Good Morning Westwood Kehilla Family!
I’ve been thinking about heroes and heroines.
We don’t need Marvel or DC Comics to tickle our imaginations. We no longer have superstars performing feats of fantastic athleticism. Yet, life today is replete with heroes.
When I think about heroism, one of the first images that come to mind is photos of the first responders headed towers the towers on 9/11 while everyone else was running away from the horror and madness.
Covid-19 offers us a different brand of hero. A man or a woman in a white lab coat. A nurse wearing scrubs. A respiratory therapist casually saving lives. The men and women on the front lines of this war.
Perhaps you have seen the short clip of people standing on their porches, clapping and cheering for the doctors at what seems to be a shift change at one of the Israeli hospitals.
Then there are the patients. A friend sent me a short clip of Eli Beer [head of United Hatzalah] who is in an ICU in Florida and was about to go on a respirator. He pled with people to continue to support his organization and do the chesed they regularly do. This is what was on his mind as he contemplated intubation. There are doctors and community leaders who have spent every waking moment bringing awareness to their communities. Heroes and heroines saving lives.
And much closer to home. People who live alone who still greet each day with a smile. People who think about others, people who pick up their phone to call in and check in on others. Teachers and Morahs taking the time to inspire their students. Moms and Dads juggling challenges to ensure the security and safety of their children. Single parents who have the weight of the world on their shoulders. Children and teens whose routine is awry and sense of normalcy need to be rewritten.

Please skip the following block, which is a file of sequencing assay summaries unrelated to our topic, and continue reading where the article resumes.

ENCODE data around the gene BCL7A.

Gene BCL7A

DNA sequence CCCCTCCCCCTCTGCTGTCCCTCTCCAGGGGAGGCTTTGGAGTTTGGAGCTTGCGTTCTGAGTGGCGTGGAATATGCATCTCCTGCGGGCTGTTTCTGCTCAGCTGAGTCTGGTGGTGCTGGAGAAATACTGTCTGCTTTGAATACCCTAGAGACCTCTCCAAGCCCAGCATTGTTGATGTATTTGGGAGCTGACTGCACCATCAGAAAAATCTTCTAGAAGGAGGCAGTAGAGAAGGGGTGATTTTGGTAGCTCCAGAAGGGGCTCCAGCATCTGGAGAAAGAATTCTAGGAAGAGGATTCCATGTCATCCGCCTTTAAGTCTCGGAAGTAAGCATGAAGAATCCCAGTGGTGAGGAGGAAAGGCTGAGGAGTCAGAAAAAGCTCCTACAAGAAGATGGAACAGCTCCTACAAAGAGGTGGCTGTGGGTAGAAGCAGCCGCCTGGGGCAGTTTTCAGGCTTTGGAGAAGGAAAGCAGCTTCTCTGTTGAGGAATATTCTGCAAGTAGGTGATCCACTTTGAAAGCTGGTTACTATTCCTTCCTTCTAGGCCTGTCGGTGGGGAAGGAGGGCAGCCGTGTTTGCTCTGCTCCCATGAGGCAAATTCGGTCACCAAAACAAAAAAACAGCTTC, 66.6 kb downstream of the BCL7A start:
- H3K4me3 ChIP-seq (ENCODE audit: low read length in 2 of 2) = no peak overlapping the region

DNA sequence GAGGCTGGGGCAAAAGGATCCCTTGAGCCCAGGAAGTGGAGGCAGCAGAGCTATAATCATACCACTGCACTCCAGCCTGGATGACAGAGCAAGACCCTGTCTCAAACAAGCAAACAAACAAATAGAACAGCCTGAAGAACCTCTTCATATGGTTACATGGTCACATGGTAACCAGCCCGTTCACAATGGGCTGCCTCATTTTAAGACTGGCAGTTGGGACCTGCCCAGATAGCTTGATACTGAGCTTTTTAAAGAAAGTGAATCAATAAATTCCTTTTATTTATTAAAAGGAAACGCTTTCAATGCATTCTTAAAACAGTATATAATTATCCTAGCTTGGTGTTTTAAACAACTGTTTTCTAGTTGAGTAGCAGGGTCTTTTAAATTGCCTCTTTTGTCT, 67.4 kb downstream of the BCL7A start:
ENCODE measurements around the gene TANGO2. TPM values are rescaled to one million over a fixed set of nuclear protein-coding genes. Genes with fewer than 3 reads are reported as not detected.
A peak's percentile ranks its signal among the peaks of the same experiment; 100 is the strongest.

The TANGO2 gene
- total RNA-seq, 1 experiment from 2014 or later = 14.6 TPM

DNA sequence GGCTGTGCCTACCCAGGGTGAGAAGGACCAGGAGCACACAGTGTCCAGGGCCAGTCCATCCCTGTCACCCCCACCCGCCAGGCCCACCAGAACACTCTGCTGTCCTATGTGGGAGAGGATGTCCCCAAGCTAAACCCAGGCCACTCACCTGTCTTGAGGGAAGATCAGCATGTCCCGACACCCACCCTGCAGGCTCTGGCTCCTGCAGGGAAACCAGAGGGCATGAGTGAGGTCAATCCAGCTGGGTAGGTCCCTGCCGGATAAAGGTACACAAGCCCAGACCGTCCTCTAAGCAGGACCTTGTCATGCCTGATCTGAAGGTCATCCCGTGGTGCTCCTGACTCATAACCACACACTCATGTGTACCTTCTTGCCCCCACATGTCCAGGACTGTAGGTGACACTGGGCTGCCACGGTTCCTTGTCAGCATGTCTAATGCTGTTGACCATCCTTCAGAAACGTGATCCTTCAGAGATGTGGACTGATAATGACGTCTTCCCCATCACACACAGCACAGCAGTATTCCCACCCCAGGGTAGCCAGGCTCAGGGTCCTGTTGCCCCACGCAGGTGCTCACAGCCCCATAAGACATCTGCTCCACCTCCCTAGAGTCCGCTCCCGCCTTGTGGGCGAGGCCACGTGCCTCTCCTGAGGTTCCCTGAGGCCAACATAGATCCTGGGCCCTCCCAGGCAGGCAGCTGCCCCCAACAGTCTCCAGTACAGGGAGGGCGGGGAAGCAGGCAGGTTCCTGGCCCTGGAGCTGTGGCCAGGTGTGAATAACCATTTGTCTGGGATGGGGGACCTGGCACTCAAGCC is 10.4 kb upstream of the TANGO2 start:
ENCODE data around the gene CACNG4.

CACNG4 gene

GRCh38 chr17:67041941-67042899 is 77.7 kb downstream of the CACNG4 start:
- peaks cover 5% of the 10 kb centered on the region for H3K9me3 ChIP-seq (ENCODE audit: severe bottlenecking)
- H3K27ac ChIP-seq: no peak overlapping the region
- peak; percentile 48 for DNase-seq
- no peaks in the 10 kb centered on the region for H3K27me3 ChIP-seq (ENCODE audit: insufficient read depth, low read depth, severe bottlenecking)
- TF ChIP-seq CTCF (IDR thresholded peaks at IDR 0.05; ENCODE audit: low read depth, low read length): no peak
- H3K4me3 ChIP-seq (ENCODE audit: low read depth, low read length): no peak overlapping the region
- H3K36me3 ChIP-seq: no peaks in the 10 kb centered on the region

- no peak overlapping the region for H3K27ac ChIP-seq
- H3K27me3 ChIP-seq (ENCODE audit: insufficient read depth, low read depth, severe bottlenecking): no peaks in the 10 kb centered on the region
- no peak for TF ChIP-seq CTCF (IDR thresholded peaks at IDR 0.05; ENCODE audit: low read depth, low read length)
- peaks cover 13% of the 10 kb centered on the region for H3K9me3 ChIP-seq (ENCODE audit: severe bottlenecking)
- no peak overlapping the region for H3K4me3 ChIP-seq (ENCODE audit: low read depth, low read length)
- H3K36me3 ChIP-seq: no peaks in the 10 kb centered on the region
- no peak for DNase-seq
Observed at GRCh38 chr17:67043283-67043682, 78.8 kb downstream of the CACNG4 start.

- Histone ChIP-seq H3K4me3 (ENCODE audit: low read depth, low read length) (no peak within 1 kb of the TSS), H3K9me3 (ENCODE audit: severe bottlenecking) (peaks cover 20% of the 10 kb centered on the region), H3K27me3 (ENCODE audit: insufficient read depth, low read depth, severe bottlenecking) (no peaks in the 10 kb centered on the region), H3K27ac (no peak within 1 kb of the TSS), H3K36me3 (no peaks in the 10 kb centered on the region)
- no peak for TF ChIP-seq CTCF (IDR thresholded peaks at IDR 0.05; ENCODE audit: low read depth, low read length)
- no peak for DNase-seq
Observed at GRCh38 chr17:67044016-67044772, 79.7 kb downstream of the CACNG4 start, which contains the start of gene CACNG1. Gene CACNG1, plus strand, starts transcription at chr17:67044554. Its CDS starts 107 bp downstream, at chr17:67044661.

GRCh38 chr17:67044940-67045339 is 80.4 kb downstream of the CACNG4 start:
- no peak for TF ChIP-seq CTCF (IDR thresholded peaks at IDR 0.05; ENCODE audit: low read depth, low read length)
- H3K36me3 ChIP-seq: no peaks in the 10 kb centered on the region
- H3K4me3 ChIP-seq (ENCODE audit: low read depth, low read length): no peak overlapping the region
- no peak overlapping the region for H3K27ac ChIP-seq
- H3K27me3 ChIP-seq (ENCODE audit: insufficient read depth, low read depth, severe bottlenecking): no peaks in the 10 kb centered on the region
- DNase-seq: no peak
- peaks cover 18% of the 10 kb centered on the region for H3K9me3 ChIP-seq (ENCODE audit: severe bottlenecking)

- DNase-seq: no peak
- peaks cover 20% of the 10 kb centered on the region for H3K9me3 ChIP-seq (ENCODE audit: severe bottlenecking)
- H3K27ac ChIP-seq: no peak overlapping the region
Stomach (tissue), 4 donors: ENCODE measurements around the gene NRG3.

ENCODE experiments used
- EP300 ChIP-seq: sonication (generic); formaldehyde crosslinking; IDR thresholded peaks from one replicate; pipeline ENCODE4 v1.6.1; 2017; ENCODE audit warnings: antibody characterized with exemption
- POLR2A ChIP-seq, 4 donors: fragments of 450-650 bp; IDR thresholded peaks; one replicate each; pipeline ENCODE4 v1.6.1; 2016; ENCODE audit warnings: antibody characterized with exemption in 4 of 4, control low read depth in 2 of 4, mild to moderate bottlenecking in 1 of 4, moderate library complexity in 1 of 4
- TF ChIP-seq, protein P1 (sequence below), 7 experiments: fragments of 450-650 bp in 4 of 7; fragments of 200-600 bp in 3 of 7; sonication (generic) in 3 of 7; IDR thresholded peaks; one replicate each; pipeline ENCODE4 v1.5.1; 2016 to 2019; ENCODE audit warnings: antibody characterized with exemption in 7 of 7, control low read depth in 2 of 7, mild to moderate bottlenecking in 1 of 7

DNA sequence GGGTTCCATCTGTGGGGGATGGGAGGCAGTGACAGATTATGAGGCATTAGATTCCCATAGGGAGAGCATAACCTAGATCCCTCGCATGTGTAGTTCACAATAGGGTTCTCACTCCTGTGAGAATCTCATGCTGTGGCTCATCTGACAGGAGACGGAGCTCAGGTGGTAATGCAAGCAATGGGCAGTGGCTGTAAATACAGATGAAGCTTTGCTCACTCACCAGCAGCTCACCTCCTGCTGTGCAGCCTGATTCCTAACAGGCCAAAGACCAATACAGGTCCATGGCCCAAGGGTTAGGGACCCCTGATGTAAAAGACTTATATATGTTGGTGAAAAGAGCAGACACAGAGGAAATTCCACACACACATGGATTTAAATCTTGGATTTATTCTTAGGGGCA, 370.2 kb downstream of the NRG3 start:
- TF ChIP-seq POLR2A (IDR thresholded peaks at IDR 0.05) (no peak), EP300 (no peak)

We don’t need to look past our front doors to identify heroes and heroines. All we really have to do is look in the mirror. When you look in the mirror and you see a self who is optimistic, who is praying for other people, who is caring and sensitive to others’ needs, who is going with the flow; when you see yourself, you see a hero.
We are a community of people living beyond ourselves. We are looking hard for ways to pierce the isolation and help each other in any way that we can. We are looking at people in the community with health challenges or who are elderly, who cannot take advantage of even the leniency of essential services. People who cannot go to the grocery store or run errands. And we are here for them. We are their support network so that their isolation is not debilitating.
We are a community of heroes.
Keep up the good work.
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Rabbi Avi Stewart
Rav of the Westwood Kehilla.